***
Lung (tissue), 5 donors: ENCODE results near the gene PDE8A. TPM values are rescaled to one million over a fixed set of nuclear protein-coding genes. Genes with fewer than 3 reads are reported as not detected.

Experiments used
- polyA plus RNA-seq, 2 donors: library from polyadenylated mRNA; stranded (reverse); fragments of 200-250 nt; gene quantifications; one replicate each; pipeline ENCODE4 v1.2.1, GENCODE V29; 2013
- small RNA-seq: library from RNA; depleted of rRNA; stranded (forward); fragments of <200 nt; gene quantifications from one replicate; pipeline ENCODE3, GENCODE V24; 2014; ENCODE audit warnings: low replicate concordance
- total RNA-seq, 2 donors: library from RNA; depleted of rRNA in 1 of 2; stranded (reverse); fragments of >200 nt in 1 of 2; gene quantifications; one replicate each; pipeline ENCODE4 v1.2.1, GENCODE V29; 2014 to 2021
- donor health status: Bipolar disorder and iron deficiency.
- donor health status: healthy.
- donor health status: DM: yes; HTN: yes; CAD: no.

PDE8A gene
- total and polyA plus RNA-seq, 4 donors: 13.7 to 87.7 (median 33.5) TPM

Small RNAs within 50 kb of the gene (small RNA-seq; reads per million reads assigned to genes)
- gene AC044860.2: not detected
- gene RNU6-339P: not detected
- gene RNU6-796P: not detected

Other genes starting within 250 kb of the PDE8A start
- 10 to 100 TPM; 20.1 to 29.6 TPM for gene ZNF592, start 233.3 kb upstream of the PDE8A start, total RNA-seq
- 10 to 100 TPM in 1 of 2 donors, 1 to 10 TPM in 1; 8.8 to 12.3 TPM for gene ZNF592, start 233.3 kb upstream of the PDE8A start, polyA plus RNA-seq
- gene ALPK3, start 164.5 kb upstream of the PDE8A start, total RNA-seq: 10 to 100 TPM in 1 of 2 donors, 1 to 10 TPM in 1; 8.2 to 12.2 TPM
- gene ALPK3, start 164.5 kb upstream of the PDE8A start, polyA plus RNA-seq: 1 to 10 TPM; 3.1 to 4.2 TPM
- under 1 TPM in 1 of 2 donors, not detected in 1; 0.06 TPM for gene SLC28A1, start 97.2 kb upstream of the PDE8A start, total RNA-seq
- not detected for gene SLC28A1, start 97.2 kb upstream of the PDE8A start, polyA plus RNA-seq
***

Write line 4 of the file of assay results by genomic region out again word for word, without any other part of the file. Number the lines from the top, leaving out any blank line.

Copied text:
- small RNA-seq: library from RNA; depleted of rRNA; stranded (forward); fragments of <200 nt; gene quantifications from one replicate; pipeline ENCODE3, GENCODE V24; 2014; ENCODE audit warnings: low replicate concordance